Cricket club not pursued over ‘£200k tree damage’
The city council decided not to pursue compensation of up to £200,000 after Bath Cricket Club contractors were found to have damaged trees on a bank owned by the authority.
Following a Freedom of Information request, Bath and North East Somerset Council released emails showing officers calling for enforcement action or a civil suit to claim damages for the harm to the trees.
Despite officers pressing for action the council did not pursue either option, and has said a civil claim was not needed and was not in the public interest.
The 11 trees in North Parade Road were on land owned by the authority, which had not given consent, but its orders for the engineering work to stop in February 2019 were ignored, the documents show. Some have since been cut back to stop them falling after severe damage to their roots.
The cricket club secured planning permission in March 2018 to redevelop its car park and build 136 student flats, an indoor cricket school and a new teaching and learning space.
Following the engineering works, B&NES Council commissioned arboricultural consultants to carry out a survey that valued the damage caused at £200,000.
They used a calculation “designed to assist local authorities in achieving an appropriate level of compensation where publicly owned trees are damaged or removed without consent”.
The report said: “There is relatively little that can be done to remediate or rectify the impact of this level of root damage.
“The extensive root damage caused by this engineering work has potentially significant short term implications for one lime tree as well as long term impacts on the health of all but four semi-mature limes. The impacts are not just the increased risk of tree failure or decline but also significant loss in public amenity value.”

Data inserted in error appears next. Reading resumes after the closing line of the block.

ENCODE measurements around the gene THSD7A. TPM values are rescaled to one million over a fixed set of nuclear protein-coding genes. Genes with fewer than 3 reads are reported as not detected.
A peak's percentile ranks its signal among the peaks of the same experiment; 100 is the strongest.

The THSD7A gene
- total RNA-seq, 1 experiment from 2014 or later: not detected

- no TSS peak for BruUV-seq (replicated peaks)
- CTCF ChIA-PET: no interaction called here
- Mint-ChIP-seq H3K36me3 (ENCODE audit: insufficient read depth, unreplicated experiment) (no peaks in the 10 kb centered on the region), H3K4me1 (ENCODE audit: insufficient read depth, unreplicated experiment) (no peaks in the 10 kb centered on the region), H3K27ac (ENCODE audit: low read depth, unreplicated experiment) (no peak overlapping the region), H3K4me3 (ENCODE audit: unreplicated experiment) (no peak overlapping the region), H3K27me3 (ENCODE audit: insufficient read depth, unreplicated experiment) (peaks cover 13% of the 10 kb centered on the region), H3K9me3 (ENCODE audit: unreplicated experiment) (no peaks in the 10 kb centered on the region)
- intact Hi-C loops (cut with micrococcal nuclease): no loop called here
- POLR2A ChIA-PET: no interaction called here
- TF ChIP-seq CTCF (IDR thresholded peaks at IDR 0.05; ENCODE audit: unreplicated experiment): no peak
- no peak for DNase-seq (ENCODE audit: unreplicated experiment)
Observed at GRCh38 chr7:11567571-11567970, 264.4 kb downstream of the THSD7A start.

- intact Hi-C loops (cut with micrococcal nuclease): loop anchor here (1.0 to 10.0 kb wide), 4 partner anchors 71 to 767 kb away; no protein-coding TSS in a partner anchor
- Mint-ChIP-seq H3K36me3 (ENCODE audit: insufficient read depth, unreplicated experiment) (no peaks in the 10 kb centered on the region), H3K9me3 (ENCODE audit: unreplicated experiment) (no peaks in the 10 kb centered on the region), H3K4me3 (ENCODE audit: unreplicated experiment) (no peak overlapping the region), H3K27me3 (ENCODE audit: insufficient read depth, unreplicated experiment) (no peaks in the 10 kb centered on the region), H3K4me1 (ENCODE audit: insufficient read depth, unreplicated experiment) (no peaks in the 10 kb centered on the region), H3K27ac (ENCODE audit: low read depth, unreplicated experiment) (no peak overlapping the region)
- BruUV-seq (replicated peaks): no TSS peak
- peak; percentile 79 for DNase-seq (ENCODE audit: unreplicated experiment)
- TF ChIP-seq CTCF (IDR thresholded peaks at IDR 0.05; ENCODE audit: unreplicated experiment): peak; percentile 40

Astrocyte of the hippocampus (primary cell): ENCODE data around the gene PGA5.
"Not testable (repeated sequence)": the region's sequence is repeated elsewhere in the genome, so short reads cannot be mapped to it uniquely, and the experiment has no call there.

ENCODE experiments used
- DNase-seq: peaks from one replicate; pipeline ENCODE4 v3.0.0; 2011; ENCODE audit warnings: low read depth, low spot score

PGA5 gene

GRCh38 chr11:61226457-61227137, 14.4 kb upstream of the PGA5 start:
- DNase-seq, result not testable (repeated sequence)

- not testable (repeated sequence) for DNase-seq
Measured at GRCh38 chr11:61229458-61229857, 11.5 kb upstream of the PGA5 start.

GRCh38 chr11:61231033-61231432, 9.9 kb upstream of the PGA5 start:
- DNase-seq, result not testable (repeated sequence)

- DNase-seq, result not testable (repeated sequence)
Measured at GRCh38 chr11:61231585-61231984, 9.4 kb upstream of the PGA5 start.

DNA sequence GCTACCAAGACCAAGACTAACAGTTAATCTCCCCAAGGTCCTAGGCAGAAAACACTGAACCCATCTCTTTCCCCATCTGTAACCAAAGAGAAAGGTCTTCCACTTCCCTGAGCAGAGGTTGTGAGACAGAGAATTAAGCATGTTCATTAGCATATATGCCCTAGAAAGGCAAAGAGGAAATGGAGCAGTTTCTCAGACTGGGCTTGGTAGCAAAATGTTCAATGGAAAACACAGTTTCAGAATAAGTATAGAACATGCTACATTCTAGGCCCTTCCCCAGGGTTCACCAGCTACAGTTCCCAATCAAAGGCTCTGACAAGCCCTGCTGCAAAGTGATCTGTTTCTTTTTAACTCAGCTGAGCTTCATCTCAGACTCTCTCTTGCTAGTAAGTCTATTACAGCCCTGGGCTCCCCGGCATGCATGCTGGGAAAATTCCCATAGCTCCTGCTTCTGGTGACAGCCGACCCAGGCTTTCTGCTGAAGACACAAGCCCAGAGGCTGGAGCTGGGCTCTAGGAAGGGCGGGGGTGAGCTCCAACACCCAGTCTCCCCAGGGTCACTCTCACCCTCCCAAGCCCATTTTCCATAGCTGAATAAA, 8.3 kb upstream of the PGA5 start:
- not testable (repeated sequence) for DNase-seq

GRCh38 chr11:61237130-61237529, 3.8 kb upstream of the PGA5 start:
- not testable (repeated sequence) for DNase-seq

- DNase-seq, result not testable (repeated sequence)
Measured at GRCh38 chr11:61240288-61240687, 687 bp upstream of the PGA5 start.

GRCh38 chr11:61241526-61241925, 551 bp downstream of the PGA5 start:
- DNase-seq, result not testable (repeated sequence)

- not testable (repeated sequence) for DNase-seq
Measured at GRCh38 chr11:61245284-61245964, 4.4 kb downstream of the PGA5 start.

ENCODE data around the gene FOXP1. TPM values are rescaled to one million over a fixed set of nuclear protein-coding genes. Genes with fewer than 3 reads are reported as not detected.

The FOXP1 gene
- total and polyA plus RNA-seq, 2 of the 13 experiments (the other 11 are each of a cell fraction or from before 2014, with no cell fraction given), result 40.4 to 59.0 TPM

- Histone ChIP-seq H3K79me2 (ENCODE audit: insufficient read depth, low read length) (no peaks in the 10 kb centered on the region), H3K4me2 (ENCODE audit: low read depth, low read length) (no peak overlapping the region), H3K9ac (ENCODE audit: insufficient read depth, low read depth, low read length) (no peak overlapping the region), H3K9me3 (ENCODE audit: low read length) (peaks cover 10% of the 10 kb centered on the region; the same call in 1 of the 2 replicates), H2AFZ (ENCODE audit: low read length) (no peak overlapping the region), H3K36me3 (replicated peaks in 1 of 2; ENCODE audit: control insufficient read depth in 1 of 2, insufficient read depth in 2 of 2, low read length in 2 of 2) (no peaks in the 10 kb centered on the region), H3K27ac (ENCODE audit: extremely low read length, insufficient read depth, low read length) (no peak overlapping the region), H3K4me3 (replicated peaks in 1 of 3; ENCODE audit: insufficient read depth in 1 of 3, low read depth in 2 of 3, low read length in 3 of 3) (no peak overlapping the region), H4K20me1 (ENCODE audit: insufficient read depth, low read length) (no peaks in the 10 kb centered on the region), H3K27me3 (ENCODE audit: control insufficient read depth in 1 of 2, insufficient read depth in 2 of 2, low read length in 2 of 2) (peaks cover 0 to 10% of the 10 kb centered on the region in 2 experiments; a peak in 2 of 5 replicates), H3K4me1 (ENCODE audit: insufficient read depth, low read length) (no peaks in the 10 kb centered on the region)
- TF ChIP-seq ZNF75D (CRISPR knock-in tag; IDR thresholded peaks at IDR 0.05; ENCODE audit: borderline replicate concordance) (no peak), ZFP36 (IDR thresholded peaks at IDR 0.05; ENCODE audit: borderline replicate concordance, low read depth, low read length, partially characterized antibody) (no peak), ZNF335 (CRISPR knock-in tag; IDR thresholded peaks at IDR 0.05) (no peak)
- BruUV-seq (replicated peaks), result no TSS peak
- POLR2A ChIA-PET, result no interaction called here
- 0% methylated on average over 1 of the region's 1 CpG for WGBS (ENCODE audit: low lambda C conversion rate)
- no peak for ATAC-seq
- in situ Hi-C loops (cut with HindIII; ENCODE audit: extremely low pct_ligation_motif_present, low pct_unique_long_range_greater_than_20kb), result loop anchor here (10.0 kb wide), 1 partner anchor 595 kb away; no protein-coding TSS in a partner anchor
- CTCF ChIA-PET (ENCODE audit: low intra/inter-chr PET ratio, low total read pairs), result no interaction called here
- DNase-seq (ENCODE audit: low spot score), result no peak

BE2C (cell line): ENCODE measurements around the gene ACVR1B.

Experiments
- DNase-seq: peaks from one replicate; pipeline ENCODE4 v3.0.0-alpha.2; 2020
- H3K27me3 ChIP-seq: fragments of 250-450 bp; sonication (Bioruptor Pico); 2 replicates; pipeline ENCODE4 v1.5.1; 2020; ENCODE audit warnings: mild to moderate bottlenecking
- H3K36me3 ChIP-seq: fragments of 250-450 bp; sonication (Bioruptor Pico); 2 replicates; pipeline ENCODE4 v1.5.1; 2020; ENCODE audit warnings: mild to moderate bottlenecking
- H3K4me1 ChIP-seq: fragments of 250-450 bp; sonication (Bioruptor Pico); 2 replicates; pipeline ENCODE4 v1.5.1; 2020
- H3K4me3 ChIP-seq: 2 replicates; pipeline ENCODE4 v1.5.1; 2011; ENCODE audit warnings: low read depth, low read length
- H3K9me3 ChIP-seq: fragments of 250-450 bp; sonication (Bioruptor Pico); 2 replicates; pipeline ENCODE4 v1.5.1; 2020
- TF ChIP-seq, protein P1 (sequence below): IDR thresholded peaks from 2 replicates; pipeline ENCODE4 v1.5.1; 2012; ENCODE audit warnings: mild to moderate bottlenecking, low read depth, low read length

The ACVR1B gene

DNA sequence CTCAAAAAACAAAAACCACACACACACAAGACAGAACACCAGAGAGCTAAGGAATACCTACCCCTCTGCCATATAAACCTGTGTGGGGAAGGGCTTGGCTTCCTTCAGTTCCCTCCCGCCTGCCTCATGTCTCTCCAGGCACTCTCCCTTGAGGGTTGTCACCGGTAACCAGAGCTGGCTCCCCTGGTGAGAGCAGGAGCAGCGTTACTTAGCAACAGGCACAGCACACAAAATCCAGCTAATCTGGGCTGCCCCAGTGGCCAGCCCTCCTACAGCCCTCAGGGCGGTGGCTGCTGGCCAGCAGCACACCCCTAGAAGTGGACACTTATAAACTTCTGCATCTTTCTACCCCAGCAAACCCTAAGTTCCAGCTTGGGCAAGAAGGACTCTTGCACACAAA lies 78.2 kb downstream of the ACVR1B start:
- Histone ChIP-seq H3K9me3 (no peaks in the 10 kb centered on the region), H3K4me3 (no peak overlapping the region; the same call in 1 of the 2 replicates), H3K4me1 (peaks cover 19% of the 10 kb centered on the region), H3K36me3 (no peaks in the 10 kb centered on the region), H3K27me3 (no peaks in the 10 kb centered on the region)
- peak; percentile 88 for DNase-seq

In an email to colleagues, tree manager Denise Hart warned that the council would be found negligent if it failed to act and one of the trees fell.
Richard Long, head of planning, said the council had enough evidence to sue the club for £200,000 for damaging the trees, plus costs.
Senior estates surveyor Hayley Ponsford pressed for legal action. She said the trees were protected and the council had not given consent or granted planning permission for the work.
She said in an email dated May 2019: “We appear to have sufficient evidence to pursue this matter further. As landowner, we will need to take action and appoint solicitors. We are limited to a six-month period to pursue this, which began in February.”
In September 2019, after that deadline had passed, planning and enforcement officer Robert Warren said the trees were not damaged enough to be destroyed so it would be a less serious offence.
He said the council’s best option to pursue the issue was as a civil matter to “recover the loss of the trees and the land, plus any consequential risks to the stability of the adjoining land”.
But in November the advice changed and Mr Long said the council had decided not to make a civil claim against the cricket club.
In a statement this week, Cllr Tim Ball, the cabinet member for housing, planning and economic development, said: “The council takes swift action against any incorrect practices when appropriate and in the public interest to do so.
“As soon as we became aware of the works by Bath Cricket Club, we raised the issue with them about the requirement to give proper notice.
“Following tests showing that the trees were not sufficiently damaged to amount to them having been destroyed, we sought legal advice which informed us it was not in the public interest to pursue a claim against Bath Cricket Club.
“As legally there was no actual loss to the council, a civil claim was not needed as we cannot recover a cost we have not suffered.”
The trees were on a councilowned embankment in North Parade Road that the club needed to cross to access its development site.
In January this year the authority agreed to sell the “ransom strip” for £150,000 - a sum described as “less than best consideration” - after being told the community benefits would be worth £2million.
Bath Cricket Club was approached for comment.